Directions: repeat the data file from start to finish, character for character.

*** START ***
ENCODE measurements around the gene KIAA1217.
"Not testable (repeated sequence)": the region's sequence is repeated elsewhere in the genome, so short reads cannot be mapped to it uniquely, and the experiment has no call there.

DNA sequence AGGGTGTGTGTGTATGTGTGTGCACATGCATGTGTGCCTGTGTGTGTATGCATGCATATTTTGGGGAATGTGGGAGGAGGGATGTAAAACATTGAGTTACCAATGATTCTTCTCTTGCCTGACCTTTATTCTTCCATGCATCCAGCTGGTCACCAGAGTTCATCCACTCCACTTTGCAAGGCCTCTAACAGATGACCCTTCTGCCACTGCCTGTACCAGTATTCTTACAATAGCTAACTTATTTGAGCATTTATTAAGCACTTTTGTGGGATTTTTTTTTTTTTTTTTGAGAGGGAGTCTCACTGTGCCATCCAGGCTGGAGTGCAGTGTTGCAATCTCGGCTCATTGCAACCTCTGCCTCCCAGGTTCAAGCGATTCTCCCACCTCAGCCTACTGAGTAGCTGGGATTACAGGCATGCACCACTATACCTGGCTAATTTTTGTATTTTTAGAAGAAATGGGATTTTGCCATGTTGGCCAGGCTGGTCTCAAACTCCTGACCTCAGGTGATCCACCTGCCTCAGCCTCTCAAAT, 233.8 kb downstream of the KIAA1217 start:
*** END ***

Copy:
ENCODE measurements around the gene KIAA1217.
"Not testable (repeated sequence)": the region's sequence is repeated elsewhere in the genome, so short reads cannot be mapped to it uniquely, and the experiment has no call there.

DNA sequence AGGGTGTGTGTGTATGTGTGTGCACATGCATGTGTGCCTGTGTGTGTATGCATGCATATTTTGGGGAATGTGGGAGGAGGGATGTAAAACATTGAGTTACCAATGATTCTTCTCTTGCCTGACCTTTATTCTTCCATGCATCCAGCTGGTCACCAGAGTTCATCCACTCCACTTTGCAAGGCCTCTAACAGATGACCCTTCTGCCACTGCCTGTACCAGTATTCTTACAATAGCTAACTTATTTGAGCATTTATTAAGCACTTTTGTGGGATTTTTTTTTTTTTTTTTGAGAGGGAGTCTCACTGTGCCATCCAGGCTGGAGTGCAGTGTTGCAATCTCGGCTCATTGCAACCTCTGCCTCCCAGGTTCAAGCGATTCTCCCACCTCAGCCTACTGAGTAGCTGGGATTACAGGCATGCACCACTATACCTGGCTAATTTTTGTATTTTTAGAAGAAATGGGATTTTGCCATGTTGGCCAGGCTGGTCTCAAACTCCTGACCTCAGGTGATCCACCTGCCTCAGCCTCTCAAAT, 233.8 kb downstream of the KIAA1217 start: